You use it every day, but never give a thought to its sustainability. What is it? Your flatware.
Let’s face it, you can’t slurp soup or cut into eggplant parmesan without a fork, knife or spoon. You’re using these products every single day, several times a day and routinely submitting them to high heat. Did you ever think about the materials involved in making flatware, though? Wonder how making a switch in your forks could ever lead to resource conservation?
Well, surprisingly, your knives and spoons can have a big impact on the environment, from the moment that they are bought to the moment that you decide you need a change in flatware patterns.
Liberty Tabletop is the only company in the United States making flatware. Along with being Made in the USA, Liberty Tabletop is also environmentally conscious and strives for resource conservation in all aspects of production.
At Sherrill Manufacturing, which produces the Liberty Tabletop flatware, cookware and specialty items, doing what’s right for the environment and the community is their benchmark for business. When Oneida Limited shut down in 2005, Sherrill Manufacturing wanted to put the third- and fourth- generation silversmiths back to work. So they opened a factory in Sherrill, New York to employ local skilled artisans.
Almost all materials come from American sources, including the stainless steel, which is tested to make sure there is no lead, mercury or other toxic elements, based on rigorous domestic testing specifications.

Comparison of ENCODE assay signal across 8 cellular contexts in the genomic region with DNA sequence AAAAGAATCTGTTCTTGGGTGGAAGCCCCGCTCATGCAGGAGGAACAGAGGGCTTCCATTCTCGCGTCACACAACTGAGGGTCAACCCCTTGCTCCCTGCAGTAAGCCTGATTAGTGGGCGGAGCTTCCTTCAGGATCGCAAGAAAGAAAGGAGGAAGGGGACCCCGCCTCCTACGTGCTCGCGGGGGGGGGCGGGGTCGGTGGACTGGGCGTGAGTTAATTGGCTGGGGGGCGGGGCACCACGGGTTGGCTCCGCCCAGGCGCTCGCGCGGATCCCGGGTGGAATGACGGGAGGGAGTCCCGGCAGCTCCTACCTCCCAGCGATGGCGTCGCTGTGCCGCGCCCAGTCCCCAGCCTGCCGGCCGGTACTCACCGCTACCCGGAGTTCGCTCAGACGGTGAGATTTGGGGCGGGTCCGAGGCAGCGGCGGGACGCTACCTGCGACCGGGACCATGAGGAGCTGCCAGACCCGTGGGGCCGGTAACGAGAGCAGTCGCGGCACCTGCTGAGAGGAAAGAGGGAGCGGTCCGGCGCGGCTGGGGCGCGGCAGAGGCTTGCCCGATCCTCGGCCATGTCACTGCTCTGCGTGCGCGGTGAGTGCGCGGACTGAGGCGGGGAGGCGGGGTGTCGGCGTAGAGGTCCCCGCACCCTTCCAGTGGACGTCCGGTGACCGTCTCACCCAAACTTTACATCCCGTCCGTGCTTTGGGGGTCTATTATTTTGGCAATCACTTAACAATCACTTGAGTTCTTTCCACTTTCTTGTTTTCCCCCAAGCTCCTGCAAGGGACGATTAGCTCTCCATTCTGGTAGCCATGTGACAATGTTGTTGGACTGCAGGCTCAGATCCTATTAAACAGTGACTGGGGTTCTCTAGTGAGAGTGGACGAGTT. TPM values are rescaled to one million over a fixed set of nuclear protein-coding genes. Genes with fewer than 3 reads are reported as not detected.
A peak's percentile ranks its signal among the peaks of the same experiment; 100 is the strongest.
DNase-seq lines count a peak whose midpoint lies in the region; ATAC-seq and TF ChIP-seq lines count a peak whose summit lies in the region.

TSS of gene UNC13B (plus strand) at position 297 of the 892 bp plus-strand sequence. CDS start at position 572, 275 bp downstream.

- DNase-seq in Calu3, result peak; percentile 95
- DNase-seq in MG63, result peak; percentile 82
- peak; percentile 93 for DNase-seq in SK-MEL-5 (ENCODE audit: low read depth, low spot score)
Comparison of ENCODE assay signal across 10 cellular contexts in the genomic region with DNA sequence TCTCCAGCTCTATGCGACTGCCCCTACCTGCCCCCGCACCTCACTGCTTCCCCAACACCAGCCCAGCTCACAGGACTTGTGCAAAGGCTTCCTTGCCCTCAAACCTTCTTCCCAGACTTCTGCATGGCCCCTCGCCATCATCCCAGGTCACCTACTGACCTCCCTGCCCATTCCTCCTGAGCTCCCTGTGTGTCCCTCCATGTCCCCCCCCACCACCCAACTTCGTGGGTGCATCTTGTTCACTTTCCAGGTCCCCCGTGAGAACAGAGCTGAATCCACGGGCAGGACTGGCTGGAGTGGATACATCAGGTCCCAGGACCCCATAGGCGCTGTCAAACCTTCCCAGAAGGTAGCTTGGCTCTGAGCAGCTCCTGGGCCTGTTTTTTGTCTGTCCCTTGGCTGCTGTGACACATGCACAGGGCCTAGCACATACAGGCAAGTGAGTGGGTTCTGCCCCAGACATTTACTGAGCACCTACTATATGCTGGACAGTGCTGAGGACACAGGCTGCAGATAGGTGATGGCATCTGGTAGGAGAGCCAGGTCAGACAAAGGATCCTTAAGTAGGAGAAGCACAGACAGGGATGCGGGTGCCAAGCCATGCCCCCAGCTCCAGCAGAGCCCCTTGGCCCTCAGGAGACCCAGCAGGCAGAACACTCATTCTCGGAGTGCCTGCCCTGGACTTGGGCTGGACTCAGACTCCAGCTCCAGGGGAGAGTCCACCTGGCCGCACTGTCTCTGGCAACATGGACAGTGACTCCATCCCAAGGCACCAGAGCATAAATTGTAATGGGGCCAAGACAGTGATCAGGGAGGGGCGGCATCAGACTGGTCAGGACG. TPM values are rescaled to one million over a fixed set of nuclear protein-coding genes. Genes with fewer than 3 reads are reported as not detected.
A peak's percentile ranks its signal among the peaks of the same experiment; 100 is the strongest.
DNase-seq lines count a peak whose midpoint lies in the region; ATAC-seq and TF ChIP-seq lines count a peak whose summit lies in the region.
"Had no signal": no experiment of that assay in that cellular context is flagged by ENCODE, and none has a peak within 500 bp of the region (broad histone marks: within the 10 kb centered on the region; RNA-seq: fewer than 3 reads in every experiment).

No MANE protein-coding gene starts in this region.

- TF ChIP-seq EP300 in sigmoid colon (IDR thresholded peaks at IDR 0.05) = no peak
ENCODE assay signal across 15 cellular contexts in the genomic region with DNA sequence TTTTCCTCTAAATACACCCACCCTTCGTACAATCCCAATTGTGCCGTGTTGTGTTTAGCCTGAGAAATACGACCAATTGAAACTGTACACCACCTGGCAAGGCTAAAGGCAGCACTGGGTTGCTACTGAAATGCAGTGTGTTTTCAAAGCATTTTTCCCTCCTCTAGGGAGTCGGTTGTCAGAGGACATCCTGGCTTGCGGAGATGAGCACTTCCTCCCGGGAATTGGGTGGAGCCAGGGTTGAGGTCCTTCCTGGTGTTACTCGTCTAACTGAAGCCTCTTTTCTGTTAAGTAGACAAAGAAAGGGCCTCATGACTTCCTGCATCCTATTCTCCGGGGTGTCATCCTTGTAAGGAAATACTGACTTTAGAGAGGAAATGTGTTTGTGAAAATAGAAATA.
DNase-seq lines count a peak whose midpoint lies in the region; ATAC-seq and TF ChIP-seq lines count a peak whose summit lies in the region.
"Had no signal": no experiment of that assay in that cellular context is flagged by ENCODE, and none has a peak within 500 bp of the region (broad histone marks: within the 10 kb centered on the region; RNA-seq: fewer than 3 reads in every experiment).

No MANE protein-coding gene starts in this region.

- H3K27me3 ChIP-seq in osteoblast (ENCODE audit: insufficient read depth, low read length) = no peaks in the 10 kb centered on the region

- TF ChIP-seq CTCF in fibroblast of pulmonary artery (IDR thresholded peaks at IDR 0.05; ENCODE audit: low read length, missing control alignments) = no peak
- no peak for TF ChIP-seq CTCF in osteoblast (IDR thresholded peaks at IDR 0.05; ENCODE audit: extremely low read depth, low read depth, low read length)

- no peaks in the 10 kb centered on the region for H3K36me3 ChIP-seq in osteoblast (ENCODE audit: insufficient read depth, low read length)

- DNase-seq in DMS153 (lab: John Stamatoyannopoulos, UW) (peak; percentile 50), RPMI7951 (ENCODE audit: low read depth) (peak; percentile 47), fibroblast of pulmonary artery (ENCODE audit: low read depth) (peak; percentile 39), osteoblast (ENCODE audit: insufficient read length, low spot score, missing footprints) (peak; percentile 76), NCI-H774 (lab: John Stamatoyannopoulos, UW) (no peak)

Non-toxic chemicals, oils and other manufacturing ingredients are used rather than cheap toxic compounds. The energy is sourced from the Niagara Falls’ hydroelectric power supply.
Utilizing domestic materials not only puts Americans to work, but is also a powerful form of resource conservation. The energy used to transport flatware from overseas factories to domestic shops and malls can be staggering. According to Liberty Tabletop, their flatware travels on average 1,370 miles from their factory to you. What if your knives and forks were made overseas? Then it could be a distance almost six times greater, around 8,200 miles. Along with that increased distance comes the increased cost of fuel and energy for transportation.
How does the cost compare to flatware manufactured overseas? Liberty Tabletop had to be a little creative in trying to keep costs competitive, while also paying fair wages for employees. They decided to sell direct, which cuts out the middleman and very high markup prices to get their products into big box stores.
Liberty Tabletop might be doing things a little differently than most flatware companies, but they also know what consumers want – and expect. Their luxury flatware is made from 18-10 nickel/chrome stainless steel and traditional hollow handle knife construction. Their pieces are sure to be a long-lasting heirloom combining environmental resource conservation, practicality and design together in a most beautiful way – all with a 100% Satisfaction Guarantee.
Imagery courtesy of Liberty Tabletop